Britain is prepared to be flexible in reaching a solution with Iceland to repay debts, finance minister Alistair Darling said on Sunday, adding it would take many, many years for Britain to be reimbursed.
Icelandic voters overwhelmingly rejected on Saturday a $5 billion deal to repay debts to Britain and the Netherlands which arose after Iceland's top banks failed in 2008.
The fundamental point for us is that we get our money back but in terms of the terms and conditions, and so on, we are prepared to be flexible, because it's not in our interest to have Iceland excluded. We want Iceland to be part of mainstream Europe, and this is just part of that process, Darling said in a BBC television interview.
The outcome of the referendum had not been in doubt since Iceland had recently been offered better repayment terms than those contained in the deal on which residents were voting.
Iceland now must go back to the negotiating table with the British and Dutch in hopes of striking a new accord swiftly.
Darling said Britain would get its money back.
The argument isn't about whether the sum that we had to put in to look after British savers should be repaid. It's about the terms and conditions. Actually we've been in discussion with the Icelandic government now for several weeks. We put an offer to them again last week. They said they would have to wait until after the referendum, he said.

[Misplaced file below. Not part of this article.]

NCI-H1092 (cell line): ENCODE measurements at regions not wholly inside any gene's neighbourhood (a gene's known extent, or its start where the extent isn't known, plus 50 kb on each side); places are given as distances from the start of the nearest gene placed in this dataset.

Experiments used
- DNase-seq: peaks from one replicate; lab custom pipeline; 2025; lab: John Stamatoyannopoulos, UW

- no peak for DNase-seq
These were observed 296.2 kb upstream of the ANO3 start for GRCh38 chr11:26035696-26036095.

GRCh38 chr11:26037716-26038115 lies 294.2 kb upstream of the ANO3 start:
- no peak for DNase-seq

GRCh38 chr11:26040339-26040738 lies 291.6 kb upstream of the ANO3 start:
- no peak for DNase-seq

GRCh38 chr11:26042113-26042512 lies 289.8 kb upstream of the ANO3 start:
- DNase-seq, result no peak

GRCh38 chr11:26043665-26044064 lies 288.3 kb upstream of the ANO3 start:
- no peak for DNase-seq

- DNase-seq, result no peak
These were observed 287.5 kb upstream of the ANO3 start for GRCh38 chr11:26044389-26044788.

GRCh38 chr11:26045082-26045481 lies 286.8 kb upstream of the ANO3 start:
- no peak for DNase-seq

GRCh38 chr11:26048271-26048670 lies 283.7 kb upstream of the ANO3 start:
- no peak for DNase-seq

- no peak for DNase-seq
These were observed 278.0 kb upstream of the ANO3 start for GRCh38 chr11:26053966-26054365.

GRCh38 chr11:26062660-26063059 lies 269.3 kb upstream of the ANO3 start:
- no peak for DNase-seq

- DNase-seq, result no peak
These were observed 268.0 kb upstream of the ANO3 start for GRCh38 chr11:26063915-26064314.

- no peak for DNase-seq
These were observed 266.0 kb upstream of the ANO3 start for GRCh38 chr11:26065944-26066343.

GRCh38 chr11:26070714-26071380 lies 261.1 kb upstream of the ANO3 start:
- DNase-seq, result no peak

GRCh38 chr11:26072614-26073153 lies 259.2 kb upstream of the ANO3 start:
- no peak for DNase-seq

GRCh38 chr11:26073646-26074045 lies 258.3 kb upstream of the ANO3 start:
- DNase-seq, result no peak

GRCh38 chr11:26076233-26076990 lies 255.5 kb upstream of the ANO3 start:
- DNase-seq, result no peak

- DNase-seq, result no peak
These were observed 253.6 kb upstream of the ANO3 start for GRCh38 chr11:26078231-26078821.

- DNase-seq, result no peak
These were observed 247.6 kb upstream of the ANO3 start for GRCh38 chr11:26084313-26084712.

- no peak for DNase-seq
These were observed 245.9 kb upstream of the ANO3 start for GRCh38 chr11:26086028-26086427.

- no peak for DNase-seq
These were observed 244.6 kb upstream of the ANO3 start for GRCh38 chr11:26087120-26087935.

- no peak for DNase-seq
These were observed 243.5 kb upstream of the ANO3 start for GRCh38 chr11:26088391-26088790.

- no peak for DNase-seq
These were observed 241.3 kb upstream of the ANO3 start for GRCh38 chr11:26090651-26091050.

I don't think there's any question (that) the principle for us is that we get out money back. I'm prepared to talk to them about the terms and conditions, as is the Dutch government too, he said.
Darling said that, on any view, it would take many, many years before the money would be repaid.
You couldn't just go to a small country like Iceland with a population I think about the size of Wolverhampton and say ... repay all that money immediately, he said, referring to a medium-sized English Midlands city.
We've tried to be reasonable, he said.
Assets that would come in from the now liquidated bank would be set against the money owed, he said.
Iceland desperately needs to solve the so-called Icesave impasse so it can get international aid flowing to its economy, which contracted around 7.7 percent last year and is expected to shrink again in 2010.
About 400,000 savers in Britain and the Netherlands had deposits with one of the banks in Icesave online deposit accounts. The two countries compensated the savers and since then have demanded their money back.
The Dutch have appeared to harden their position by linking the Icesave dispute to Iceland's hopes of joining the European Union. Brussels invited Iceland to accession talks last month.
(Reporting by Adrian Croft; Editing by Stefano Ambrogi and Jon Loades-Carter)